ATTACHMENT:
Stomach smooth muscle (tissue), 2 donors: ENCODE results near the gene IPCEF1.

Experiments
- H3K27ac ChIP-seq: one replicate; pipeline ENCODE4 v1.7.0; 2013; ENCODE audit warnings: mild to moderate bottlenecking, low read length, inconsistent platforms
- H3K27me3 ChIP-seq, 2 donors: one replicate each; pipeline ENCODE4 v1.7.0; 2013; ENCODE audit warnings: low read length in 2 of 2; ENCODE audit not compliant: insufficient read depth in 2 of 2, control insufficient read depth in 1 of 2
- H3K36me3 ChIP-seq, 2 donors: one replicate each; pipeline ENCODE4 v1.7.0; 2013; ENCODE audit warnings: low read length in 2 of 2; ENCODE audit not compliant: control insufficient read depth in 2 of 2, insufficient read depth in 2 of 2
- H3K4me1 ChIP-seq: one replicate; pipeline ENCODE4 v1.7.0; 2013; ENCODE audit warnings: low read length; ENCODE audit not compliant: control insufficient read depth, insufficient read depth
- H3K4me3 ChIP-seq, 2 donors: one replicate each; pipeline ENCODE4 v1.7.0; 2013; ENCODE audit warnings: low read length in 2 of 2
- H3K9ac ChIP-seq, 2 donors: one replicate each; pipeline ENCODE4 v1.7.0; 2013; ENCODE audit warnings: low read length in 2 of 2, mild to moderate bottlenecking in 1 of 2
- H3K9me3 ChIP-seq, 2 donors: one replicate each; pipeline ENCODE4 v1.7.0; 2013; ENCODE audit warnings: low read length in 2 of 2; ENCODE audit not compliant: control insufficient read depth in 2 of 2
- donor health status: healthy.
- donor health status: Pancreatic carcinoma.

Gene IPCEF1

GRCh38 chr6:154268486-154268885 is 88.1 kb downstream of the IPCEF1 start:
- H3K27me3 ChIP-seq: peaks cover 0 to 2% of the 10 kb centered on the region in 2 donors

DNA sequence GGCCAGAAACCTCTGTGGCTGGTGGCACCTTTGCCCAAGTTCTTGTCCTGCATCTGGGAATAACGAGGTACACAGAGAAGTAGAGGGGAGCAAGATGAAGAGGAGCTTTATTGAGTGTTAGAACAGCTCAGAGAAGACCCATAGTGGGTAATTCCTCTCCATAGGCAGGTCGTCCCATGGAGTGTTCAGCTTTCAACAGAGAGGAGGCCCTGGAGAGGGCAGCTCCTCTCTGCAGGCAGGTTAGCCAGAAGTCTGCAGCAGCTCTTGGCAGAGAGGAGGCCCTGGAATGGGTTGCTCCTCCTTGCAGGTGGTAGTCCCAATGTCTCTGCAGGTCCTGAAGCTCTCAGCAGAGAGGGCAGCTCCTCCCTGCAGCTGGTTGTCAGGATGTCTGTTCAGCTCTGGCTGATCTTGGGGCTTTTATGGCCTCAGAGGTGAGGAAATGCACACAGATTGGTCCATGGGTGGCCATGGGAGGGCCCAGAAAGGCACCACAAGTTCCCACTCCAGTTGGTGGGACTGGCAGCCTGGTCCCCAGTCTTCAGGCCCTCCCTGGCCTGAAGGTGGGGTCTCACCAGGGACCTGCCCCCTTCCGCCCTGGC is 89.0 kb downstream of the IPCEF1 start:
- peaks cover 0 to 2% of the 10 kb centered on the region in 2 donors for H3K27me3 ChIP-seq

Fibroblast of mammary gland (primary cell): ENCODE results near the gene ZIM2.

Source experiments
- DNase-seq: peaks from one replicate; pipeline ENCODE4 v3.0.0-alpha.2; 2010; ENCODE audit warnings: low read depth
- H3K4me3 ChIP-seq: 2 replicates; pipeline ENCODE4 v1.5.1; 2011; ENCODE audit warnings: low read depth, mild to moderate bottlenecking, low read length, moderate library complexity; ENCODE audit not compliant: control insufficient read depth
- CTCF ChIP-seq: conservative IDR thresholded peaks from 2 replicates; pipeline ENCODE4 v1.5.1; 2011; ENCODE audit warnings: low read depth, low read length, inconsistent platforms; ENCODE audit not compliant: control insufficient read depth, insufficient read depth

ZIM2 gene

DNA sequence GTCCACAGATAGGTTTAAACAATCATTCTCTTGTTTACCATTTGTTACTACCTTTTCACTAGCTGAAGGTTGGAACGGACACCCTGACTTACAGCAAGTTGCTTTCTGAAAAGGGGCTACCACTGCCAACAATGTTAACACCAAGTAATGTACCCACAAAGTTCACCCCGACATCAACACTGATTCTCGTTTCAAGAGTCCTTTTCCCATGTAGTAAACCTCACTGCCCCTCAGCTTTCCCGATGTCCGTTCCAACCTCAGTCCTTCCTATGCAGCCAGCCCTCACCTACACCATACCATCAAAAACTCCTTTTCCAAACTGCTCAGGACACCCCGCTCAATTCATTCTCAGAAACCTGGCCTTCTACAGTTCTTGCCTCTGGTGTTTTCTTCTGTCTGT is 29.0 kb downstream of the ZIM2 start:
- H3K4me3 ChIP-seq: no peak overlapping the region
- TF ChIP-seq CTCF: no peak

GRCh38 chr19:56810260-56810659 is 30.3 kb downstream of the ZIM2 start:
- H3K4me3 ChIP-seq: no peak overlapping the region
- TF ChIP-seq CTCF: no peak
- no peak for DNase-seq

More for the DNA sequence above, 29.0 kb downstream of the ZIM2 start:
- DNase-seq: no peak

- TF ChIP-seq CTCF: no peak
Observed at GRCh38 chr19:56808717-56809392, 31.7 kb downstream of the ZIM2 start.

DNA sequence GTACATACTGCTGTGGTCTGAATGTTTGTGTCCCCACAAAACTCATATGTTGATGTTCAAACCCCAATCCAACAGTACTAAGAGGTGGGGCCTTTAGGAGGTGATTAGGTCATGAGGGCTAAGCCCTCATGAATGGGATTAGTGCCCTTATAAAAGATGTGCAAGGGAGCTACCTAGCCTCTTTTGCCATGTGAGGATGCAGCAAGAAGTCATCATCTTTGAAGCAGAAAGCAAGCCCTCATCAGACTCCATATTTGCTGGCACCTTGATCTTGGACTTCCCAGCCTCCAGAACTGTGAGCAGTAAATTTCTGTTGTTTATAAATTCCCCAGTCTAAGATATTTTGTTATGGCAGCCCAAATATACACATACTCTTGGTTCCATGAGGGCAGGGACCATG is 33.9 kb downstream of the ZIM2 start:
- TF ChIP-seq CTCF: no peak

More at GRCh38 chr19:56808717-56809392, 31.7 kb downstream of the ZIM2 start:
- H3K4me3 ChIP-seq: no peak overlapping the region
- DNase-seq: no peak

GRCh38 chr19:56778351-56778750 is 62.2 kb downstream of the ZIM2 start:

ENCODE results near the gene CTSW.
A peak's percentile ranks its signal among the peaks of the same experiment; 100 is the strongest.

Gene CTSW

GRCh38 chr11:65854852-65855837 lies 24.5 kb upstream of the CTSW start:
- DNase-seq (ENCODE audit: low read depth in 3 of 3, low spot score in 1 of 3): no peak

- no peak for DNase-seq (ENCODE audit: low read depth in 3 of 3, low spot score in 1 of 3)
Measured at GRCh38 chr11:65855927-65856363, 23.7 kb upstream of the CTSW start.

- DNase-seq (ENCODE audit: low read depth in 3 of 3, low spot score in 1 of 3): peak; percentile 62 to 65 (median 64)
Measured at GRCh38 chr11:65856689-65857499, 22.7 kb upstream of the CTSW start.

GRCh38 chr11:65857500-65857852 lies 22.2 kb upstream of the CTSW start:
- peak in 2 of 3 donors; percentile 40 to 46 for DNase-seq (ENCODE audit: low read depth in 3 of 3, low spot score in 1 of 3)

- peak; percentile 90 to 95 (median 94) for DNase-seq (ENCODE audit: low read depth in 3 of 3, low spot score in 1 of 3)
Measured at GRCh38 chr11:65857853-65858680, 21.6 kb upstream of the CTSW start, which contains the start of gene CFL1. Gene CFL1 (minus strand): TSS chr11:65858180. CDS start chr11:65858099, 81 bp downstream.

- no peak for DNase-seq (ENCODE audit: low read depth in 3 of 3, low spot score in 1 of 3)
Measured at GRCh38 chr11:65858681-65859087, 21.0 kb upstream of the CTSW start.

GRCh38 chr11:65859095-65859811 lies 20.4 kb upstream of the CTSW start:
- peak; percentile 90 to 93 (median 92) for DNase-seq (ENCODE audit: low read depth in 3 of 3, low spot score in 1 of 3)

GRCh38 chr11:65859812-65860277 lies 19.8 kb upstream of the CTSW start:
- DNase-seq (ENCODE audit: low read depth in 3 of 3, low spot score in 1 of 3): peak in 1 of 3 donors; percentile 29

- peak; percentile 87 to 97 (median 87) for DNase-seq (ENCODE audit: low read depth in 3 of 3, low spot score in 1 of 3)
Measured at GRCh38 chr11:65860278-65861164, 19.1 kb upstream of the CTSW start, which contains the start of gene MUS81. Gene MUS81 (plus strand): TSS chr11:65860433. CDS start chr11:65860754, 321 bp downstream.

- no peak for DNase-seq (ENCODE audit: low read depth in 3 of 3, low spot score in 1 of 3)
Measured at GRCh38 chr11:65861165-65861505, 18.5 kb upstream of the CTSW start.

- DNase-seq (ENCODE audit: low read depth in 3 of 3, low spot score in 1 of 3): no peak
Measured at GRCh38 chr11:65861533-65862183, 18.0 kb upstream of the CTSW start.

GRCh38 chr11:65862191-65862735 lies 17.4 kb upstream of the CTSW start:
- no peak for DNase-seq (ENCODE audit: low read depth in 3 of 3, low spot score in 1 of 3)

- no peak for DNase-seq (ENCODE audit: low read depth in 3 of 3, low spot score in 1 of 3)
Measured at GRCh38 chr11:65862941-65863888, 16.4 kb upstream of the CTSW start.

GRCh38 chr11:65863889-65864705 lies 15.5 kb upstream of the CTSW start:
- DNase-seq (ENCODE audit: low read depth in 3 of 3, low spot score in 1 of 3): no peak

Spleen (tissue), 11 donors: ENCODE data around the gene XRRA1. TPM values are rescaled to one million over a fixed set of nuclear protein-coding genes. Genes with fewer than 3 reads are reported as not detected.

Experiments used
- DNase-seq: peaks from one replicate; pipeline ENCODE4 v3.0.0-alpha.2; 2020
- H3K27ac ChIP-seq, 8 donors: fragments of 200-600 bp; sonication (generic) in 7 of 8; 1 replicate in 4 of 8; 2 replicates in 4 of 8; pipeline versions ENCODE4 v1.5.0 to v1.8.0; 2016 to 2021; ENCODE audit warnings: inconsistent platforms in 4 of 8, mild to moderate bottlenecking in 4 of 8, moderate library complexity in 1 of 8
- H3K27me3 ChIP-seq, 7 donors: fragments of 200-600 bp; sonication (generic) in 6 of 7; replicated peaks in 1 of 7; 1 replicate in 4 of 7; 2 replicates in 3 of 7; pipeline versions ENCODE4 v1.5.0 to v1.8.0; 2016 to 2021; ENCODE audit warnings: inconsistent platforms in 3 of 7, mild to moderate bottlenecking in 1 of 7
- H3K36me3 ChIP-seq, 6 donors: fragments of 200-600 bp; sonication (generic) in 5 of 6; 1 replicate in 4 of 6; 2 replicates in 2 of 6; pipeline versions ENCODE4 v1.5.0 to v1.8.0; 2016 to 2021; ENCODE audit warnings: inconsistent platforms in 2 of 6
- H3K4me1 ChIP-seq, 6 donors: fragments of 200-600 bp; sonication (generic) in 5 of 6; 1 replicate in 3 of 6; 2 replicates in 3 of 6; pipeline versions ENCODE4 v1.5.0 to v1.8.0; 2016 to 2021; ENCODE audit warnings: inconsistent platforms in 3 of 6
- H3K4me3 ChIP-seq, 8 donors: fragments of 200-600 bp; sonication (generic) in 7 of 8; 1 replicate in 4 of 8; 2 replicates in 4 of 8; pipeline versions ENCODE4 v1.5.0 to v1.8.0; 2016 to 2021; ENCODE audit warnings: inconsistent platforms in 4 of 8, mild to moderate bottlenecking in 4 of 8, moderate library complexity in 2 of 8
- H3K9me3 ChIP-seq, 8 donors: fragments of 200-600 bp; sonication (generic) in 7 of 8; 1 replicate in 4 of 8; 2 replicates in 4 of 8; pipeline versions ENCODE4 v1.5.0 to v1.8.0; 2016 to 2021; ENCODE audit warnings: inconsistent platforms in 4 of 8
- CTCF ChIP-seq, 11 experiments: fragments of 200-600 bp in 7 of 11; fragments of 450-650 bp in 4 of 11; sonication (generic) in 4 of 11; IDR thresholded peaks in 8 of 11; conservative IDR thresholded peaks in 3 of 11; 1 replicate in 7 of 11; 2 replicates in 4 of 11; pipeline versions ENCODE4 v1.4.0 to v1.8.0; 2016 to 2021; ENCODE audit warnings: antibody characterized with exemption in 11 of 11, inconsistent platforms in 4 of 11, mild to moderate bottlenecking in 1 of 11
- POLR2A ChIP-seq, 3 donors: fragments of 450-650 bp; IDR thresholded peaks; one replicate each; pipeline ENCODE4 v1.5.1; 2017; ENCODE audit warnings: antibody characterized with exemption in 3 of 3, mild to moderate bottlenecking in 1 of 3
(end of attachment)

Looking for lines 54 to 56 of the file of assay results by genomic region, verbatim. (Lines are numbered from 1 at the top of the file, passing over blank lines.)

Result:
Measured at GRCh38 chr11:65858681-65859087, 21.0 kb upstream of the CTSW start.

GRCh38 chr11:65859095-65859811 lies 20.4 kb upstream of the CTSW start:
- peak; percentile 90 to 93 (median 92) for DNase-seq (ENCODE audit: low read depth in 3 of 3, low spot score in 1 of 3)